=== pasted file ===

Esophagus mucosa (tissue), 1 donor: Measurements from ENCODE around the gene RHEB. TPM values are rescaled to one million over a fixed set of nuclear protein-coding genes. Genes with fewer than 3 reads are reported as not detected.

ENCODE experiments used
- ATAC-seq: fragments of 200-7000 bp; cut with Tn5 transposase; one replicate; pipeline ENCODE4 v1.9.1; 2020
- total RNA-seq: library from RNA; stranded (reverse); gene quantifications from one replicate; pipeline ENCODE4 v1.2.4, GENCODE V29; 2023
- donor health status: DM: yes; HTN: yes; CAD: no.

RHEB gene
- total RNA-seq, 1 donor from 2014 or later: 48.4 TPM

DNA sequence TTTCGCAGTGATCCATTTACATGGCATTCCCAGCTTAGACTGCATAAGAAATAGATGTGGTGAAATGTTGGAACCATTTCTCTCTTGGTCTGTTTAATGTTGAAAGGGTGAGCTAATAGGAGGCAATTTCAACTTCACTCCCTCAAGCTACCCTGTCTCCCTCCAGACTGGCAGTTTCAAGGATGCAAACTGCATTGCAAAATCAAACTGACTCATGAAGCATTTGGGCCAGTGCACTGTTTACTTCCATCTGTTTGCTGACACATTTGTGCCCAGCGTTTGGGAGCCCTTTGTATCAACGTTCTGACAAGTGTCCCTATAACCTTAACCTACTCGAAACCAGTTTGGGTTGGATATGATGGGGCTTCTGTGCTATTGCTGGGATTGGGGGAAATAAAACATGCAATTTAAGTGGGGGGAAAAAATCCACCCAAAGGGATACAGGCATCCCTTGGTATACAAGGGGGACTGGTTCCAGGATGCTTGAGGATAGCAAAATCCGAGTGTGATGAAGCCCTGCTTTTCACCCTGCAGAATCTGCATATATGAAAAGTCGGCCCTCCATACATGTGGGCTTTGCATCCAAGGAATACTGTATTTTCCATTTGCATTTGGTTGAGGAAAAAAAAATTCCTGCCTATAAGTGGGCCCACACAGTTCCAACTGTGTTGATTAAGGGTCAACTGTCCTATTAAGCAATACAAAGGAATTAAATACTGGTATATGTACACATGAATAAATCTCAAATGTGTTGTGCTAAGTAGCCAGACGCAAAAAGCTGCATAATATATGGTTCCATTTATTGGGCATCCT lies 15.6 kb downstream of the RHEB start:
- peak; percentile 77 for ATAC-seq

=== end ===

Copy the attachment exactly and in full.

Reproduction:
Esophagus mucosa (tissue), 1 donor: Measurements from ENCODE around the gene RHEB. TPM values are rescaled to one million over a fixed set of nuclear protein-coding genes. Genes with fewer than 3 reads are reported as not detected.

ENCODE experiments used
- ATAC-seq: fragments of 200-7000 bp; cut with Tn5 transposase; one replicate; pipeline ENCODE4 v1.9.1; 2020
- total RNA-seq: library from RNA; stranded (reverse); gene quantifications from one replicate; pipeline ENCODE4 v1.2.4, GENCODE V29; 2023
- donor health status: DM: yes; HTN: yes; CAD: no.

RHEB gene
- total RNA-seq, 1 donor from 2014 or later: 48.4 TPM

DNA sequence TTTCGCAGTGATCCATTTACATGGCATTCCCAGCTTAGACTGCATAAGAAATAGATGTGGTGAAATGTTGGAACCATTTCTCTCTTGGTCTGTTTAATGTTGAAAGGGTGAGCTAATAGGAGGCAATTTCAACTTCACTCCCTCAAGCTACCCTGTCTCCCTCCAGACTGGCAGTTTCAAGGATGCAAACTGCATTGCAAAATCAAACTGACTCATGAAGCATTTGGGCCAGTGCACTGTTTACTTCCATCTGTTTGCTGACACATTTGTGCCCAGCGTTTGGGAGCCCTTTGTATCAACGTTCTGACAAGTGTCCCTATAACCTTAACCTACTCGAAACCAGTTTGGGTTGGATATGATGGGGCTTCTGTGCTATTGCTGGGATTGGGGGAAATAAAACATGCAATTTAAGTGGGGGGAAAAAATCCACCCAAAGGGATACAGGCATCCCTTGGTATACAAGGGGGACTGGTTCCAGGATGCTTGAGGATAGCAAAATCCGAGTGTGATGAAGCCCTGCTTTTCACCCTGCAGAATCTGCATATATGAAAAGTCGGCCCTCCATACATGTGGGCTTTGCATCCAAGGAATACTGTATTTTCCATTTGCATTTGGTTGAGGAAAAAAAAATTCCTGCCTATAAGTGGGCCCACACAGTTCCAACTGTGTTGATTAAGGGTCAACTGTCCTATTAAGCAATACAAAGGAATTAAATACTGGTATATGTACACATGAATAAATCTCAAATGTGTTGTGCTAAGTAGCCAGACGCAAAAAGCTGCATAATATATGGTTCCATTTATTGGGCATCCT lies 15.6 kb downstream of the RHEB start:
- peak; percentile 77 for ATAC-seq